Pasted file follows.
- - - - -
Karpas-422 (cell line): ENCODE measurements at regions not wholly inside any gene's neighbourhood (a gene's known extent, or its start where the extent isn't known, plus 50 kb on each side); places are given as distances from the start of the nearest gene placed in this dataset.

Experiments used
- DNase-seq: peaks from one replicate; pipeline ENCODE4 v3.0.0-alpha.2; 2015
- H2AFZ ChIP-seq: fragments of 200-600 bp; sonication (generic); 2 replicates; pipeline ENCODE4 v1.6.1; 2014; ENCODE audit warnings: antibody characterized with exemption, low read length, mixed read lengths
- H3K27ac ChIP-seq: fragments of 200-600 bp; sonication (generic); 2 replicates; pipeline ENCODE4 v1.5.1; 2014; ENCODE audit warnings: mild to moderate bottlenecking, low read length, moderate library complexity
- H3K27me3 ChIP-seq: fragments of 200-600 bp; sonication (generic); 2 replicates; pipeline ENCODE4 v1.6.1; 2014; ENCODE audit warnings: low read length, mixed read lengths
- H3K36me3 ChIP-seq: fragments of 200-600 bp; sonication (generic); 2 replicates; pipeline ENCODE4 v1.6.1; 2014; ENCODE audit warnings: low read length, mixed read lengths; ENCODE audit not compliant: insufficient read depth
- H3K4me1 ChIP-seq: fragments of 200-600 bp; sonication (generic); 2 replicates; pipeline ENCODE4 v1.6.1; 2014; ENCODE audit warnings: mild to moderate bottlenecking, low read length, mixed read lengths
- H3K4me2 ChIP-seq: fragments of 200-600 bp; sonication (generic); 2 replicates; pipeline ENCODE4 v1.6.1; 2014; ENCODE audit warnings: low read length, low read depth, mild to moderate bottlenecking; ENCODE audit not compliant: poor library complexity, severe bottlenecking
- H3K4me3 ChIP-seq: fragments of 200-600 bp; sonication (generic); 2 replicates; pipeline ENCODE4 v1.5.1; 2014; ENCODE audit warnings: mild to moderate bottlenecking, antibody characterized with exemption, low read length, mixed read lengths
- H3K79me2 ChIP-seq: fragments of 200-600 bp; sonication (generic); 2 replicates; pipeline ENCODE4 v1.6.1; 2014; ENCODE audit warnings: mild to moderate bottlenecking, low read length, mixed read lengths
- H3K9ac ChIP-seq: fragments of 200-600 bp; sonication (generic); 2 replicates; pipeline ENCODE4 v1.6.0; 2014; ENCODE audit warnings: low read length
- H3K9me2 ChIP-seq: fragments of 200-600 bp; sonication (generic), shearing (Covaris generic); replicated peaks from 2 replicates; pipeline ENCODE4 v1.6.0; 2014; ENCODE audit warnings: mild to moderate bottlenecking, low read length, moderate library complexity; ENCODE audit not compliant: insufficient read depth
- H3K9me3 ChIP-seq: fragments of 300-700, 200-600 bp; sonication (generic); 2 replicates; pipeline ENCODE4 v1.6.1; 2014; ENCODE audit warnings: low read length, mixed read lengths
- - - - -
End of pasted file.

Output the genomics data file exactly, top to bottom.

Karpas-422 (cell line): ENCODE measurements at regions not wholly inside any gene's neighbourhood (a gene's known extent, or its start where the extent isn't known, plus 50 kb on each side); places are given as distances from the start of the nearest gene placed in this dataset.

Experiments used
- DNase-seq: peaks from one replicate; pipeline ENCODE4 v3.0.0-alpha.2; 2015
- H2AFZ ChIP-seq: fragments of 200-600 bp; sonication (generic); 2 replicates; pipeline ENCODE4 v1.6.1; 2014; ENCODE audit warnings: antibody characterized with exemption, low read length, mixed read lengths
- H3K27ac ChIP-seq: fragments of 200-600 bp; sonication (generic); 2 replicates; pipeline ENCODE4 v1.5.1; 2014; ENCODE audit warnings: mild to moderate bottlenecking, low read length, moderate library complexity
- H3K27me3 ChIP-seq: fragments of 200-600 bp; sonication (generic); 2 replicates; pipeline ENCODE4 v1.6.1; 2014; ENCODE audit warnings: low read length, mixed read lengths
- H3K36me3 ChIP-seq: fragments of 200-600 bp; sonication (generic); 2 replicates; pipeline ENCODE4 v1.6.1; 2014; ENCODE audit warnings: low read length, mixed read lengths; ENCODE audit not compliant: insufficient read depth
- H3K4me1 ChIP-seq: fragments of 200-600 bp; sonication (generic); 2 replicates; pipeline ENCODE4 v1.6.1; 2014; ENCODE audit warnings: mild to moderate bottlenecking, low read length, mixed read lengths
- H3K4me2 ChIP-seq: fragments of 200-600 bp; sonication (generic); 2 replicates; pipeline ENCODE4 v1.6.1; 2014; ENCODE audit warnings: low read length, low read depth, mild to moderate bottlenecking; ENCODE audit not compliant: poor library complexity, severe bottlenecking
- H3K4me3 ChIP-seq: fragments of 200-600 bp; sonication (generic); 2 replicates; pipeline ENCODE4 v1.5.1; 2014; ENCODE audit warnings: mild to moderate bottlenecking, antibody characterized with exemption, low read length, mixed read lengths
- H3K79me2 ChIP-seq: fragments of 200-600 bp; sonication (generic); 2 replicates; pipeline ENCODE4 v1.6.1; 2014; ENCODE audit warnings: mild to moderate bottlenecking, low read length, mixed read lengths
- H3K9ac ChIP-seq: fragments of 200-600 bp; sonication (generic); 2 replicates; pipeline ENCODE4 v1.6.0; 2014; ENCODE audit warnings: low read length
- H3K9me2 ChIP-seq: fragments of 200-600 bp; sonication (generic), shearing (Covaris generic); replicated peaks from 2 replicates; pipeline ENCODE4 v1.6.0; 2014; ENCODE audit warnings: mild to moderate bottlenecking, low read length, moderate library complexity; ENCODE audit not compliant: insufficient read depth
- H3K9me3 ChIP-seq: fragments of 300-700, 200-600 bp; sonication (generic); 2 replicates; pipeline ENCODE4 v1.6.1; 2014; ENCODE audit warnings: low read length, mixed read lengths